What's the solar system coming to? If a geeky-looking fellow in my vicinity were to begin talking in a whiny voice about the Plutinos and Plutoids, I would immediately tag him as an astronomer-impersonator and orally eject sputum into his ocular orbits. Billions and Billions of times. Even if he looked exactly like Stephen Hawking. I might push his wheelchair down the stairs, even if that meant we never found the wormhole to an alternate dimension that would save our species from extinction. Yes, this evokes strong emotions. Better that our world fall into the sun than we should move into the cosmos having permanently adopted the use of "plutoid." Think about it. What if "America" had been called, say "Spainoid" instead? South America, "Portugon"? How would you feel? Words matter.

What is this, really, some kind of attempt to pacify the angry supporters of Pluto-planethood? Pluto is not Hillary Clinton. The people who came up with this idea (or those who support Pluto as a planet?) could be called Plutons or Plutoids, but the long-established term Dwarf Planet is a more dignified and appropriate term. 1. It's not a made-up word that sounds like it was made by a third-grader, and 2. It contains the word "planet" and is therefore more acceptable to the planet-arians, people who do not want to see these bodies downgraded to non-planets. A dwarf planet is still a planet. Sort of. Also, imagine the confusion of translating the new made up (and fugly) word into Chinese and hundreds of other languages. Just use words that already exist, like "dwarf" and "planet." Gnome Planet would work, too, but do not consider Fairy Planet, please. Outer Dwarf Planets and Inner Dwarf Planets are possible, to accommodate the problem of Ceres.

I urge others who aspire to one day visit the (outer) dwarf planet Eris to resist! Resist this outrage. Call your local planetarium or university astronomy department to demand that their staff denounce(!) and reject(!) this mercurial decision by the IAU's CSBN and WGPSN. Better yet, go to John Hopkins University Applied Physics Laboratory August 14-16 to lobby the superdelegates. It'll be like Woodstock without the music, the hippies, and the muddy fields, and with astronomers, I promise. Throw pluton into the dustbin of discarded nomenclature. Throw plutoid into the void. This decision will not stand!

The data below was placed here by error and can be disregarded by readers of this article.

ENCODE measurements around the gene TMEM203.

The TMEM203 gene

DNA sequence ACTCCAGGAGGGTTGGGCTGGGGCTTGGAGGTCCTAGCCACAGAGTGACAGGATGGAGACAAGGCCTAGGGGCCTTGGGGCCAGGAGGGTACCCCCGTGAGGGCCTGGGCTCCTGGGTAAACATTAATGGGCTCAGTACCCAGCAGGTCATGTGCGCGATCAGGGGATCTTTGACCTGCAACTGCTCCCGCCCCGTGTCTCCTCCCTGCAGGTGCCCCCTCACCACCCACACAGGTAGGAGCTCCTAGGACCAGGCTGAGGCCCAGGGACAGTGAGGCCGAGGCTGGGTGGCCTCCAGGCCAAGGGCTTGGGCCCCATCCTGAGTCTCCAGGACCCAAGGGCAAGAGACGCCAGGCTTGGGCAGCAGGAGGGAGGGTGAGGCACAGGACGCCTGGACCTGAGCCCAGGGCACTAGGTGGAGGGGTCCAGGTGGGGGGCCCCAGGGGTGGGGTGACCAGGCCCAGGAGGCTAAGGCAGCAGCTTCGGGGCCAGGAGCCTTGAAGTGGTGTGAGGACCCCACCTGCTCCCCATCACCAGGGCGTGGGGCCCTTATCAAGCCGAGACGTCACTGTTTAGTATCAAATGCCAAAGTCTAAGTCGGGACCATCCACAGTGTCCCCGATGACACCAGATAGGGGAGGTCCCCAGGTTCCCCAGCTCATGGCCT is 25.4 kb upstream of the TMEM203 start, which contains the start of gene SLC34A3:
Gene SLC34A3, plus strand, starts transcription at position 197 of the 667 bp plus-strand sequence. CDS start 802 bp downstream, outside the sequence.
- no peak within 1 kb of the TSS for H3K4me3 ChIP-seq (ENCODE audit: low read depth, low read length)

Cognitive Mapping

I am a map fanatic, so Strange Maps is a wonderful discovery.
That may lead you to this, one of several hundred… strange maps.

Monday, June 09, 2008

Bring back the good old-fashioned suicides

Like the Scandinavian countries and China, Japan has a high suicide rate. Suicide has a long and distinguished tradition in Japan. Samurai committed suicide as a way to die with honor. Many writers and others have ended their lives with suicide. Last year at least one member of the government (Minister of Agriculture Toshikatsu Matsuoka) committed suicide over a scandal. I was jealous. One wishes Ronald Dummsfeld, mistercheney, or Karl Rove had as much honor and the foresight to know what was best for the country and their legacies. If this idea were developed a little further for the criminal justice system, forcibly applying lethal injection or the electric chair would not be necessary. The killer would come out into the execution chamber and inject / electrocute / hang / immolate / seppuku (exenterate) themselves without prompting under the silent stares of the bereaved victims. If they didn't feel quite ready to atone in that way, they could go back to their cells until they felt more prepared. No pressure.

I think in modern suicide cultures there is a desire to take control of one's own life, including the conditions of one's own death. Many people mistakenly think death to be the opposite of life, but death is the opposite of birth. Both are stages of life. Death is a part of life. The opposite of life is not death, but unliving, inanimate matter.